Suprêmes: “Moving, insightful and energy-rising: French hip hop band biopic is supremely good”
It could definitely be a contender for Palme d’Or but Audrey Austrougo’s Suprêmes is out of competition this year. The film takes place across a few years in the late 80s and early 90s. It chronicles NTM (which stands for the French translation of “F**k Your Mother”), a rap group of 30 young men and one woman as they try to make it as superstars of the genre. Protagonist Didier (Théo Cristine) is the irreverent, loud but likeable youngster who always puts on a brave face and appears too cool for anything. However, underneath it all, he still yearns for approval from his father, whose treatment drove Didier’s mother away. His father degrades him in Creole, a language the boy can’t speak, in front of all his friends and family ,and banishes him from his birthday party. Dider’s best friend Bruno works endless days on construction but the two write rap songs by night and after one successful gig, they are approached by a manager.
The film incorporates issues relevant then but more relevant now than ever. Police brutality against people of colour, especially the youth, is always lurking in the background of this work. The real horror of it is how commonplace it is to its characters. Didier arrives to his friends covered in blood and tells them of his encounter with the police, as if he’s telling them something as normal as taking the bus or buying a pint of milk. It’s also an interesting insight into rap at that time and how the genre was monopolised by Americans and that non-English speakers felt the only way to succeed is to rap in French – and that’s what NTM hope to disrupt.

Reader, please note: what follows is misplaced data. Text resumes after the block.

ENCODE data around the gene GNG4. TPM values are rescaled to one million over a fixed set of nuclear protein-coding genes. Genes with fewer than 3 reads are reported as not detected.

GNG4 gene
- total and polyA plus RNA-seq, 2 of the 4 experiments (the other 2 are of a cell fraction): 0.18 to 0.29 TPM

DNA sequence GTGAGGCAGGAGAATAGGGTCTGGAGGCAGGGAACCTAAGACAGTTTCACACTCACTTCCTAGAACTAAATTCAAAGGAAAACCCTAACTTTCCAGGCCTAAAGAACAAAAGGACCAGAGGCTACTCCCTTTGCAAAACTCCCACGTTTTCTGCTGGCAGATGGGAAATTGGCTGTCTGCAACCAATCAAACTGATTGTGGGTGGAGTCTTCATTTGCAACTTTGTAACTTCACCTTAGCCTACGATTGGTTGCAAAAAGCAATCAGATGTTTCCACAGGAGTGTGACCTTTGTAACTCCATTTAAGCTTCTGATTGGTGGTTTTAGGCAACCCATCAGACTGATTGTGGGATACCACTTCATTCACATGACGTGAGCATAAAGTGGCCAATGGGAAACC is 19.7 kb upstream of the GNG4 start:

The acting in this picture, particularly from leads Théo Cristine and Sandor Funtek, are the heart and soul of Suprêmes. Cristine’s irreverent high energy Didier to Funtek’s more muted and sensible Bruno make an astonishing pair and this stretches into their musical talent. When they are on stage surrounded by dancers and rapping about mistreatment, social class and all things that men of their socio-economic background have to deal with, it pulls the audience right into the mosh pit.
A moving, insightful and energy-rising ride from start to finish showcasing the talent of some of the most promising young actors in France, Suprêmes is supremely good.
Suprêmes does not have a UK release date yet.
Read more reviews from our Cannes Film Festival 2021 coverage here.
For further information about the event visit the Cannes Film Festival website here.